“I think that is the big challenge with hybrid remote work, and I think that big challenge is going to fall on leadership and leaders because they need to do it right. They need to be thinking who will be good for that task, regardless of where they are.”

So how can you support your remote team to progress in their career? Aidan has a few ideas. 

Treat virtual employees with respect

When I asked Aidan how assessing performance remotely differs from when teams are in-office, he interestingly shared that “to a large degree [it doesn’t], because it shouldn’t.”

“You still have to do all of the standard leadership and aspects of performance management, and you still have to do all your due diligence, and the way you collect information will still be relatively the same,” he says. 

To Aidan, location comes second to leadership. If anything, managing virtual teams means incorporating more intentionality, not less. 

He recalls traveling for a management conference years ago and overhearing someone delivering an annual review over the phone while walking the hotel corridors. 

“I just thought that is really not the way to do it,” he says. 

“You still need to give [reviews] a good element of respect, the same element of respect you would give if it was a face to face meeting.” 

Aidan argues that, particularly to the employee, it should feel very similar. 

“The only aspect that [should feel] different is the aspect of you are delivering this [meeting] virtually.”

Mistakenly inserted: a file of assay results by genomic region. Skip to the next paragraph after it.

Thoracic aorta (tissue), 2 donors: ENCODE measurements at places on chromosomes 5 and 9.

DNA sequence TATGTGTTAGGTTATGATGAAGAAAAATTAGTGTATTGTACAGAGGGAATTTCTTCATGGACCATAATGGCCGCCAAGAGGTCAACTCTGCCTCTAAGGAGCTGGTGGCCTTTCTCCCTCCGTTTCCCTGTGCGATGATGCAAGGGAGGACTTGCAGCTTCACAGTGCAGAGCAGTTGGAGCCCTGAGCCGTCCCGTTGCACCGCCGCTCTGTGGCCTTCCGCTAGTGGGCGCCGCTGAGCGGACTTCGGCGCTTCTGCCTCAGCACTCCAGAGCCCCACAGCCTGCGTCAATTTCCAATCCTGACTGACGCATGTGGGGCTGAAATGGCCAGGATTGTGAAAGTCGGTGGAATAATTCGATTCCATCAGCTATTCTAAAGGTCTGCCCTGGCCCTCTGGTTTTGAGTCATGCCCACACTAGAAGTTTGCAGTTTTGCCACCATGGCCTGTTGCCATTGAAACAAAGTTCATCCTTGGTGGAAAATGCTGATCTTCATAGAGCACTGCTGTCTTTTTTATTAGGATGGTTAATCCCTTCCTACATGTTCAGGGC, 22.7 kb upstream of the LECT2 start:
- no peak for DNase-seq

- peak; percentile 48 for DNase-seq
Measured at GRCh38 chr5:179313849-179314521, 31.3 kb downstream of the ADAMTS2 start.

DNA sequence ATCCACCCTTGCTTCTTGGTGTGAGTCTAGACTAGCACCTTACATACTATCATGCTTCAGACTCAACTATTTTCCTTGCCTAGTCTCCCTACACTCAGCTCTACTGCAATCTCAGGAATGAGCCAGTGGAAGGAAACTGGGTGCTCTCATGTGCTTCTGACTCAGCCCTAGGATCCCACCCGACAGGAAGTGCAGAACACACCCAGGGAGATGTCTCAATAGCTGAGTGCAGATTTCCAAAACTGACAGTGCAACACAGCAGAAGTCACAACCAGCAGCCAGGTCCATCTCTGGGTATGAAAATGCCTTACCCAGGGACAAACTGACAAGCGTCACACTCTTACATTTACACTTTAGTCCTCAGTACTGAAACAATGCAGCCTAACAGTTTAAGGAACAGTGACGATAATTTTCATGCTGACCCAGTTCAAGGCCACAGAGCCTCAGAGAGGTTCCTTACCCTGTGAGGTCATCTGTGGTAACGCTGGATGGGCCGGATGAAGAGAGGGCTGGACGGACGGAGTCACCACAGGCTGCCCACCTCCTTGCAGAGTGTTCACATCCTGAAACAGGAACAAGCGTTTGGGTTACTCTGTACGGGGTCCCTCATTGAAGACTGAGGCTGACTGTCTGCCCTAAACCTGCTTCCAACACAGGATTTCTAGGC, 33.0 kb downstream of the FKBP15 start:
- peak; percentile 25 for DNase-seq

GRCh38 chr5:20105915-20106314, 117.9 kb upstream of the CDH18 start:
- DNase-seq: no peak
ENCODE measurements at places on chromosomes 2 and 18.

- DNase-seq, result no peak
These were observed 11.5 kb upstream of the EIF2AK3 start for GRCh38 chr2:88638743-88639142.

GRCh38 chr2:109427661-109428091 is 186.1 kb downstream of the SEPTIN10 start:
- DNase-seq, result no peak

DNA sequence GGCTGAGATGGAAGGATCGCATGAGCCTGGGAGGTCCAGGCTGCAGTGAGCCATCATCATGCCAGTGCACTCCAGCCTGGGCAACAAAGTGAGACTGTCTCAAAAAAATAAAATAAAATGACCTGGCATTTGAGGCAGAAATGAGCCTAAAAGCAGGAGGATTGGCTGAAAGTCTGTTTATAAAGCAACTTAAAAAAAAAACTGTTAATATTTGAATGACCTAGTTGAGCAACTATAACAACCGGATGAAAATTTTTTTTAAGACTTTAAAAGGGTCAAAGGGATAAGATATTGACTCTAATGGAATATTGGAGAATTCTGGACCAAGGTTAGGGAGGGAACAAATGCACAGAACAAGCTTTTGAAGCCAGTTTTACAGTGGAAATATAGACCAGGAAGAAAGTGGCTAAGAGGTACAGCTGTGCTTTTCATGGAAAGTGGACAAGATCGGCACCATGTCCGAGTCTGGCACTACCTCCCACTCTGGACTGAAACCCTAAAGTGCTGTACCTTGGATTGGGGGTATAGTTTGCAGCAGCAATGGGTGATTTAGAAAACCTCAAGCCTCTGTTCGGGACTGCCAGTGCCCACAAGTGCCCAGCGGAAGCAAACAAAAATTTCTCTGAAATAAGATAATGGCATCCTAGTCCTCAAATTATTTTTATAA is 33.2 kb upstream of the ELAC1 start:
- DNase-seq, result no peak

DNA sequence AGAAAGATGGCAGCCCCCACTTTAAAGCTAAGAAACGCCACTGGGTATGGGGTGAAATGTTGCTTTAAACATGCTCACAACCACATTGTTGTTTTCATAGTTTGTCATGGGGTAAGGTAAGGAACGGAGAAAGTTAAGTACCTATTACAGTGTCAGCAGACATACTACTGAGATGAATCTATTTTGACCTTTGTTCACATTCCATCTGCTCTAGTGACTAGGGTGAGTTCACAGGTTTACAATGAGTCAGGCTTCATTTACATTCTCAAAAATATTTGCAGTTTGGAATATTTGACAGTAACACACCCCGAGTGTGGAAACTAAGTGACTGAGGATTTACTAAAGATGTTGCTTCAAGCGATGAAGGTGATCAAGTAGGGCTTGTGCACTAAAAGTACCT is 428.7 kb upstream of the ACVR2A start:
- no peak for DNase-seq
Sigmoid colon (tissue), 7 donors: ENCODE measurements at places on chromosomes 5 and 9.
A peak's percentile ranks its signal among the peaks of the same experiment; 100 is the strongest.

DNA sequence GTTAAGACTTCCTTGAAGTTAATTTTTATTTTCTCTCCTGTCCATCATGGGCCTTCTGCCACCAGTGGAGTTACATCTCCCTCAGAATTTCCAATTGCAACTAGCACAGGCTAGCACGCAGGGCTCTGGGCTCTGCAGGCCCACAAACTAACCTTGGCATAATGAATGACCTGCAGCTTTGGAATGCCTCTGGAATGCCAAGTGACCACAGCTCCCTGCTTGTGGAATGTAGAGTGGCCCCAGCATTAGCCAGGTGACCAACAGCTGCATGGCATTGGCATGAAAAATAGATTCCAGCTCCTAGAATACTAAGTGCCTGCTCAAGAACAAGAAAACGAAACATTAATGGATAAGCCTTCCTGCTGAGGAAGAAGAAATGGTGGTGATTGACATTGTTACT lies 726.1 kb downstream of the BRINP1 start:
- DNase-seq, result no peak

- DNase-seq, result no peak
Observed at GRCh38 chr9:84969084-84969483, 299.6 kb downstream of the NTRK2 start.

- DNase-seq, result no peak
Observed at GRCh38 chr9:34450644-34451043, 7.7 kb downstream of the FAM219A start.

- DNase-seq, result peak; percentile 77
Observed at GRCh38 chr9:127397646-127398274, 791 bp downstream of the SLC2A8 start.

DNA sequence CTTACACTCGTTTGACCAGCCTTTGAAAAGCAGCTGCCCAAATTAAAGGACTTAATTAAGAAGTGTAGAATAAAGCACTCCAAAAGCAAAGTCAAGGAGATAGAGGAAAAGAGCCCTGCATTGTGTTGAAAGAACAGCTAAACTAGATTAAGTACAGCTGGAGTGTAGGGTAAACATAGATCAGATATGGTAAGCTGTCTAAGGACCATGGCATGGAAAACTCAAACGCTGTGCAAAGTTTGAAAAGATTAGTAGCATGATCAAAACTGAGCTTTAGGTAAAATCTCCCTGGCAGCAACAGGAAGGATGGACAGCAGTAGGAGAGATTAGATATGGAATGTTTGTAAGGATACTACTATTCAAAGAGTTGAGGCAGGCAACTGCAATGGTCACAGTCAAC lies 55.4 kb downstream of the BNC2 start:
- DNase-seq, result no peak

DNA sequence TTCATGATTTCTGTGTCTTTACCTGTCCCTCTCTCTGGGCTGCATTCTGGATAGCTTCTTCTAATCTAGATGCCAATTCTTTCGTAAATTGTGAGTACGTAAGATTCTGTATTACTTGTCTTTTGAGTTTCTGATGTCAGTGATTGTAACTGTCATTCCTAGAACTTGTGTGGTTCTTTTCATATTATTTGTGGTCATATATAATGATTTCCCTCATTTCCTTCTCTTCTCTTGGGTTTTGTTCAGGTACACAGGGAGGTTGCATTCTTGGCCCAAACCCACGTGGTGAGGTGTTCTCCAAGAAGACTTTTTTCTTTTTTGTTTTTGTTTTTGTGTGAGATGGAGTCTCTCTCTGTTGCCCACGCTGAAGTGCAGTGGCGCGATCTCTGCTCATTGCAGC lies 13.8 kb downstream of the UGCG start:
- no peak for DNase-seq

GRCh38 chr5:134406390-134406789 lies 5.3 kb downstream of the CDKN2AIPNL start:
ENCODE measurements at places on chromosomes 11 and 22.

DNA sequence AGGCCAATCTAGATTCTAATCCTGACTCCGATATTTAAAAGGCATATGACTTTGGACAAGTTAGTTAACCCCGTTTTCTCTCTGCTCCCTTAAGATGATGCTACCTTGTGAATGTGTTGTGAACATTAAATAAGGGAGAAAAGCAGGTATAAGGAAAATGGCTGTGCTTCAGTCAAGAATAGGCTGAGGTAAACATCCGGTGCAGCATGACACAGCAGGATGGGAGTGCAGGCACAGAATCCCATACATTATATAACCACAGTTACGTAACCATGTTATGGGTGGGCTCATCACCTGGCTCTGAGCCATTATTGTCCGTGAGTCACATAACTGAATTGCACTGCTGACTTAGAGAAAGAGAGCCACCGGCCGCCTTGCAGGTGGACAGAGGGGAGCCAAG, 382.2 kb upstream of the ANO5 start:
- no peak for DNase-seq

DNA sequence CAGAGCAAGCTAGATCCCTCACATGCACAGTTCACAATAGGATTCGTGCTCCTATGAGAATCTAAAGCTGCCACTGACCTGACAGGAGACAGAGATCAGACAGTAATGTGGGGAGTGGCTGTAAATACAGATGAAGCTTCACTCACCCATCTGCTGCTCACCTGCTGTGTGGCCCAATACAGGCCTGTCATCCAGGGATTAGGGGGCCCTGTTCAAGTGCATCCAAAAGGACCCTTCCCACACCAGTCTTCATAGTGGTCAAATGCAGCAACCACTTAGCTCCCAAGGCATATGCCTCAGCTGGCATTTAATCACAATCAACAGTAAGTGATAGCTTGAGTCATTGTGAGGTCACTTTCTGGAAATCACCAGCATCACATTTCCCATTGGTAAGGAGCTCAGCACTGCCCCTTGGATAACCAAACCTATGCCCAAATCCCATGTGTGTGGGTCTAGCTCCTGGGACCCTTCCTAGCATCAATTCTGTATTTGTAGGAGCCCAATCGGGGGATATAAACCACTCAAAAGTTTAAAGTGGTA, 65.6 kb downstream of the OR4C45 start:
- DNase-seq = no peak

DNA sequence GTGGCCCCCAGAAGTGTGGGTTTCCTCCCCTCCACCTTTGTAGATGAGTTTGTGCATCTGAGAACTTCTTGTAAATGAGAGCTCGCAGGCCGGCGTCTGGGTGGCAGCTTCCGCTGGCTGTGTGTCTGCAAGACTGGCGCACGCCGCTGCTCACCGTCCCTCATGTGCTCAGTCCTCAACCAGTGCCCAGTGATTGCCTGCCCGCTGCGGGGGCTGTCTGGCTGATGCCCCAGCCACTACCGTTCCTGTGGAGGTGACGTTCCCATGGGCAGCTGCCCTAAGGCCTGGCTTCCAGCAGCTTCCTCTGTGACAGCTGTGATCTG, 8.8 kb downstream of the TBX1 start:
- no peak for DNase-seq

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Utilize technology to fill in the gaps

“To assess somebody’s performance, you have to have good evidence,” Aidan says.

While looking over the partition and seeing someone sitting at their desk early in the morning or late at night may feel like a good measure — it’s not exactly scientific. 

“You know, the guy could be surfing YouTube,” Aidan says. “Because I can see him, doesn’t necessarily mean he’s working.”

Again, finding measurable evidence when assessing remote teams should be fairly similar to that of their in-office counterparts. It should be about progress or output rather than hours at their desk. 

For Aidan, technology like Trello not only helps as a task manager but also means he has something to refer back to during reviews. 

“I can see what’s happening. I can see who’s doing what. From the archive, I can see who’s performed well, in terms of, you know, closing out their work,” he says.

On a more day-to-day basis, he uses Slack. 

“One of the things I did when I took over the network team was that they had a daily standup, which was physical in the office. So everybody had to be there at nine o’clock in the morning. And I noticed it wasn’t particularly well attended, so I moved it to a Slack meeting,” Aidan says. 

“Every morning, the same person would pull up a message and say, ‘Can you reply to this message just to say to what you’re doing today.’ And I found that very good for assessing performance because I could see on a day to day basis what people were doing.”